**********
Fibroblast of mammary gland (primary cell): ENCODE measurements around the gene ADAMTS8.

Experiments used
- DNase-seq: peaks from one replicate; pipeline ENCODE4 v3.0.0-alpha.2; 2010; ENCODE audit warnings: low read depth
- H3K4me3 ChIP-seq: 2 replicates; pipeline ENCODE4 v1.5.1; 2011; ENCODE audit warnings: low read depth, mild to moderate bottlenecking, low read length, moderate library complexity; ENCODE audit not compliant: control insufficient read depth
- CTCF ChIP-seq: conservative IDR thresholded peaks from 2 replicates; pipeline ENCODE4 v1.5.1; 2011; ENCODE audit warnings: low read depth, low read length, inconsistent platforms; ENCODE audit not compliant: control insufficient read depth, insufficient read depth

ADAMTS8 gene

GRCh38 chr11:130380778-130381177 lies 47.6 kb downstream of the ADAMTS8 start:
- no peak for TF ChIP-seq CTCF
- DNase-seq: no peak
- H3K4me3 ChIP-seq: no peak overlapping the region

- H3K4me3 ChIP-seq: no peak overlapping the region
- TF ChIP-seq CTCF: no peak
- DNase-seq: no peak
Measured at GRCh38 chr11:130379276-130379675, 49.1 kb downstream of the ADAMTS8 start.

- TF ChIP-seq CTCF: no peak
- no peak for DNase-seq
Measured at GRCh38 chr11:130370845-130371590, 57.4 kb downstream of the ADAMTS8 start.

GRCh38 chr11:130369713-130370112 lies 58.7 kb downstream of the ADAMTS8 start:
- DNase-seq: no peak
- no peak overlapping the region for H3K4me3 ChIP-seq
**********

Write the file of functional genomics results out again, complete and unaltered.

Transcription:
Fibroblast of mammary gland (primary cell): ENCODE measurements around the gene ADAMTS8.

Experiments used
- DNase-seq: peaks from one replicate; pipeline ENCODE4 v3.0.0-alpha.2; 2010; ENCODE audit warnings: low read depth
- H3K4me3 ChIP-seq: 2 replicates; pipeline ENCODE4 v1.5.1; 2011; ENCODE audit warnings: low read depth, mild to moderate bottlenecking, low read length, moderate library complexity; ENCODE audit not compliant: control insufficient read depth
- CTCF ChIP-seq: conservative IDR thresholded peaks from 2 replicates; pipeline ENCODE4 v1.5.1; 2011; ENCODE audit warnings: low read depth, low read length, inconsistent platforms; ENCODE audit not compliant: control insufficient read depth, insufficient read depth

ADAMTS8 gene

GRCh38 chr11:130380778-130381177 lies 47.6 kb downstream of the ADAMTS8 start:
- no peak for TF ChIP-seq CTCF
- DNase-seq: no peak
- H3K4me3 ChIP-seq: no peak overlapping the region

- H3K4me3 ChIP-seq: no peak overlapping the region
- TF ChIP-seq CTCF: no peak
- DNase-seq: no peak
Measured at GRCh38 chr11:130379276-130379675, 49.1 kb downstream of the ADAMTS8 start.

- TF ChIP-seq CTCF: no peak
- no peak for DNase-seq
Measured at GRCh38 chr11:130370845-130371590, 57.4 kb downstream of the ADAMTS8 start.

GRCh38 chr11:130369713-130370112 lies 58.7 kb downstream of the ADAMTS8 start:
- DNase-seq: no peak
- no peak overlapping the region for H3K4me3 ChIP-seq